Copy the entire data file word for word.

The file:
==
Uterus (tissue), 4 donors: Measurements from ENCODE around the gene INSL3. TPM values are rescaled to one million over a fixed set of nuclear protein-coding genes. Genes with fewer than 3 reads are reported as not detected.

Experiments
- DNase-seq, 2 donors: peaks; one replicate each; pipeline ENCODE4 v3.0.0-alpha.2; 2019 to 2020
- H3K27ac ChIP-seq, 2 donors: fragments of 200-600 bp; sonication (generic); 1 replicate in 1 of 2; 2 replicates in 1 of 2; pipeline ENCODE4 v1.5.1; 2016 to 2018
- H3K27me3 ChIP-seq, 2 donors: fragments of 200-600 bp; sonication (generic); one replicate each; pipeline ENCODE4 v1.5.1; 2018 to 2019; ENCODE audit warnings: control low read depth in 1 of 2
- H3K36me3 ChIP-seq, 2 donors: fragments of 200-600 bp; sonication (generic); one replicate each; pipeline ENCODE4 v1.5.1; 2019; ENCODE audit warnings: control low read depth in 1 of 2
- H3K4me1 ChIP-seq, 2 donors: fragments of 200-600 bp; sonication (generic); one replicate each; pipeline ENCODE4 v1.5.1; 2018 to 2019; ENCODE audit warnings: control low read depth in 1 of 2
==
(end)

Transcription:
Uterus (tissue), 4 donors: Measurements from ENCODE around the gene INSL3. TPM values are rescaled to one million over a fixed set of nuclear protein-coding genes. Genes with fewer than 3 reads are reported as not detected.

Experiments
- DNase-seq, 2 donors: peaks; one replicate each; pipeline ENCODE4 v3.0.0-alpha.2; 2019 to 2020
- H3K27ac ChIP-seq, 2 donors: fragments of 200-600 bp; sonication (generic); 1 replicate in 1 of 2; 2 replicates in 1 of 2; pipeline ENCODE4 v1.5.1; 2016 to 2018
- H3K27me3 ChIP-seq, 2 donors: fragments of 200-600 bp; sonication (generic); one replicate each; pipeline ENCODE4 v1.5.1; 2018 to 2019; ENCODE audit warnings: control low read depth in 1 of 2
- H3K36me3 ChIP-seq, 2 donors: fragments of 200-600 bp; sonication (generic); one replicate each; pipeline ENCODE4 v1.5.1; 2019; ENCODE audit warnings: control low read depth in 1 of 2
- H3K4me1 ChIP-seq, 2 donors: fragments of 200-600 bp; sonication (generic); one replicate each; pipeline ENCODE4 v1.5.1; 2018 to 2019; ENCODE audit warnings: control low read depth in 1 of 2